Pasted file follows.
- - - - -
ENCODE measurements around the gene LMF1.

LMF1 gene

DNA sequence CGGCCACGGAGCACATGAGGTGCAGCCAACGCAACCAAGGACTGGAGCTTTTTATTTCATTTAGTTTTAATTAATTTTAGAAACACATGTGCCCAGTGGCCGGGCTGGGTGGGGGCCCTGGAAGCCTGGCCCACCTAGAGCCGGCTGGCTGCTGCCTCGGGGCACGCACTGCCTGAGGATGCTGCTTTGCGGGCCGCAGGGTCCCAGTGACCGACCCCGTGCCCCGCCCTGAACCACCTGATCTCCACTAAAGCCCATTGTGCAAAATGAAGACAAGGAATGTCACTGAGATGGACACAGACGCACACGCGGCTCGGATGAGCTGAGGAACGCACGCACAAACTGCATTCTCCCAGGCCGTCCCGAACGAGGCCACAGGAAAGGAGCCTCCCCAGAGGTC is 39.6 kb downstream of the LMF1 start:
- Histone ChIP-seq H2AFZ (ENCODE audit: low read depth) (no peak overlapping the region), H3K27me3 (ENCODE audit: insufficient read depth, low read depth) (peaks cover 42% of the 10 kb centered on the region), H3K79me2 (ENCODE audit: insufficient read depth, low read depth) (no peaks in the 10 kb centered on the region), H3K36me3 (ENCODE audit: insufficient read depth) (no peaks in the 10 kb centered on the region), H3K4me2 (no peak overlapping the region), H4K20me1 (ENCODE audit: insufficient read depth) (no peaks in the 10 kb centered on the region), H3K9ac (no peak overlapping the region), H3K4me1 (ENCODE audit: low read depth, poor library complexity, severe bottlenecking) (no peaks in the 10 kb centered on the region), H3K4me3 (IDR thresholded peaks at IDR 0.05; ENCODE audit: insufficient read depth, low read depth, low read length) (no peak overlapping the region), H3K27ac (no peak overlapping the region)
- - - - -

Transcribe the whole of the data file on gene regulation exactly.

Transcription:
ENCODE measurements around the gene LMF1.

LMF1 gene

DNA sequence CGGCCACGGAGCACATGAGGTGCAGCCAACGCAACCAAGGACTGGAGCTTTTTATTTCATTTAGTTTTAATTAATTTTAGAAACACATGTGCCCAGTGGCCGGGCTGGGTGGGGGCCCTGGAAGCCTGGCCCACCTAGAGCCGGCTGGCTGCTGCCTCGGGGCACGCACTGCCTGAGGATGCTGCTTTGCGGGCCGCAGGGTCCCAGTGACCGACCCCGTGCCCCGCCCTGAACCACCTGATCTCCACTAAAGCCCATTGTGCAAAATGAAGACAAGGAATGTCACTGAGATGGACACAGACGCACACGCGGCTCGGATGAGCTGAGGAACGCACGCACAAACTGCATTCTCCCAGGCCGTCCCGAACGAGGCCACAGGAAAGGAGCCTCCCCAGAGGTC is 39.6 kb downstream of the LMF1 start:
- Histone ChIP-seq H2AFZ (ENCODE audit: low read depth) (no peak overlapping the region), H3K27me3 (ENCODE audit: insufficient read depth, low read depth) (peaks cover 42% of the 10 kb centered on the region), H3K79me2 (ENCODE audit: insufficient read depth, low read depth) (no peaks in the 10 kb centered on the region), H3K36me3 (ENCODE audit: insufficient read depth) (no peaks in the 10 kb centered on the region), H3K4me2 (no peak overlapping the region), H4K20me1 (ENCODE audit: insufficient read depth) (no peaks in the 10 kb centered on the region), H3K9ac (no peak overlapping the region), H3K4me1 (ENCODE audit: low read depth, poor library complexity, severe bottlenecking) (no peaks in the 10 kb centered on the region), H3K4me3 (IDR thresholded peaks at IDR 0.05; ENCODE audit: insufficient read depth, low read depth, low read length) (no peak overlapping the region), H3K27ac (no peak overlapping the region)